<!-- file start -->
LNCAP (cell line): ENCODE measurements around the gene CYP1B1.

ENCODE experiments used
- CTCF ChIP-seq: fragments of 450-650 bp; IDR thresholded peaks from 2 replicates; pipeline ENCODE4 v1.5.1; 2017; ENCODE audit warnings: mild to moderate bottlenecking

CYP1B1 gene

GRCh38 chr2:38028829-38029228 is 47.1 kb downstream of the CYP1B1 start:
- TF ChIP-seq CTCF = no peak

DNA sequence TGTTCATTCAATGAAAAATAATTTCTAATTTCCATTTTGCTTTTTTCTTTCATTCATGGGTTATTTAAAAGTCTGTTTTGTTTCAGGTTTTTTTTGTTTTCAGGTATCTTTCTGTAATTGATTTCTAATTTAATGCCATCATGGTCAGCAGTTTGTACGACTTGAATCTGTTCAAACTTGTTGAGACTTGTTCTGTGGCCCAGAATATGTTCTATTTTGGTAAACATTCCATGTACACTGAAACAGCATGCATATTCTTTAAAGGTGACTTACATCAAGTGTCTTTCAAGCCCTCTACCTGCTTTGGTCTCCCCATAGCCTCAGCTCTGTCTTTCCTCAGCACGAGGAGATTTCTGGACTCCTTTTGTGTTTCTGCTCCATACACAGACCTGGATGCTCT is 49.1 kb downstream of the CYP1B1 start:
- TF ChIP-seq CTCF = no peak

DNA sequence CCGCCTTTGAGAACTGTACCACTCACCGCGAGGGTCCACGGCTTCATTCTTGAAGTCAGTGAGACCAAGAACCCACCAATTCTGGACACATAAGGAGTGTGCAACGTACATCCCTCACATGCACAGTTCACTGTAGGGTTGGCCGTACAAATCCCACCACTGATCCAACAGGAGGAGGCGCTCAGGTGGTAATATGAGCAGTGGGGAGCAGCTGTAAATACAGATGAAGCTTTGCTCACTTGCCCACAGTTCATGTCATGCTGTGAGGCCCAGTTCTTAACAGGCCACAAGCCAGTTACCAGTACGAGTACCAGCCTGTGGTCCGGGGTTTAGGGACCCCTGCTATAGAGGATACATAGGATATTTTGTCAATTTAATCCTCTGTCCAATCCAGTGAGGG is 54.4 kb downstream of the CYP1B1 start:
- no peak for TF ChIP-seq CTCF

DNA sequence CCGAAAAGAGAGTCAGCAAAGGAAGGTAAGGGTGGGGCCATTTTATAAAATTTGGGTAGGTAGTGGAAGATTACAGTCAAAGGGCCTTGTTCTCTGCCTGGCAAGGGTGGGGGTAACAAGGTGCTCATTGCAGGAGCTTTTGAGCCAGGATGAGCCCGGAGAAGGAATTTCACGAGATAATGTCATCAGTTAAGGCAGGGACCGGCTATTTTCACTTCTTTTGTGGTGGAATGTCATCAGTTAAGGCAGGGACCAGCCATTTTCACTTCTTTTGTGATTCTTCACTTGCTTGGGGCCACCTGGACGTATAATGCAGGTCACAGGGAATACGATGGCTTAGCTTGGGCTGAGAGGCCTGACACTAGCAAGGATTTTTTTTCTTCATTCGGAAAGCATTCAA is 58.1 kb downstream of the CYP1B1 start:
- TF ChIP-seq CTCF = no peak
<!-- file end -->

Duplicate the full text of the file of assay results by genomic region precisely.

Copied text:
LNCAP (cell line): ENCODE measurements around the gene CYP1B1.

ENCODE experiments used
- CTCF ChIP-seq: fragments of 450-650 bp; IDR thresholded peaks from 2 replicates; pipeline ENCODE4 v1.5.1; 2017; ENCODE audit warnings: mild to moderate bottlenecking

CYP1B1 gene

GRCh38 chr2:38028829-38029228 is 47.1 kb downstream of the CYP1B1 start:
- TF ChIP-seq CTCF = no peak

DNA sequence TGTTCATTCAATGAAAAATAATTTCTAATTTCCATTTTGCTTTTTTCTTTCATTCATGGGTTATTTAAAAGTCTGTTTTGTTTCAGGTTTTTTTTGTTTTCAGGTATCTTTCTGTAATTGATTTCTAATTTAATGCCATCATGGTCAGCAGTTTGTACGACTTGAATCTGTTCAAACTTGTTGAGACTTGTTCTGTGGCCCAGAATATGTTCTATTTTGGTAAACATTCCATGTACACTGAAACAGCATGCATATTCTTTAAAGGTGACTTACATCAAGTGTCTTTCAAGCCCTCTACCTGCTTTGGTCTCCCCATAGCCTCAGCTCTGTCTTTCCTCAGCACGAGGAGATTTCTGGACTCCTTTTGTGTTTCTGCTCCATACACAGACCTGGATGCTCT is 49.1 kb downstream of the CYP1B1 start:
- TF ChIP-seq CTCF = no peak

DNA sequence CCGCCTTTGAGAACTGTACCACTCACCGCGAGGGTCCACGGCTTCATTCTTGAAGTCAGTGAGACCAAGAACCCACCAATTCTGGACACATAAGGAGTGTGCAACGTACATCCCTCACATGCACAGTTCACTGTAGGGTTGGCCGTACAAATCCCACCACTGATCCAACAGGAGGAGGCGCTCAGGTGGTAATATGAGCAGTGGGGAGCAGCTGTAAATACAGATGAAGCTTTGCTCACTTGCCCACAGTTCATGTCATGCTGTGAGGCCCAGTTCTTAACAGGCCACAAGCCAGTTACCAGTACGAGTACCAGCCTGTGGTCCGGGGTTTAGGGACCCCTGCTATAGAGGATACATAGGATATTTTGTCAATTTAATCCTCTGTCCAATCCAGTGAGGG is 54.4 kb downstream of the CYP1B1 start:
- no peak for TF ChIP-seq CTCF

DNA sequence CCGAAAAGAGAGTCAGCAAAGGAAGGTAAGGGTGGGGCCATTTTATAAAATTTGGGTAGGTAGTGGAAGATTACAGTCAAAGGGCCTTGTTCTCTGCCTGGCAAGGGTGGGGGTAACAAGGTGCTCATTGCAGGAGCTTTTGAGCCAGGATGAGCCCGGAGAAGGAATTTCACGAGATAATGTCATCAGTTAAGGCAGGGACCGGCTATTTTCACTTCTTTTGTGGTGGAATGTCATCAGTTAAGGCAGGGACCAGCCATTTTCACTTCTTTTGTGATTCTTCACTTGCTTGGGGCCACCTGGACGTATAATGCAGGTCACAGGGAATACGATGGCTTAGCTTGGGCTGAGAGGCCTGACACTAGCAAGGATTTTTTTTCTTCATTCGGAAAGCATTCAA is 58.1 kb downstream of the CYP1B1 start:
- TF ChIP-seq CTCF = no peak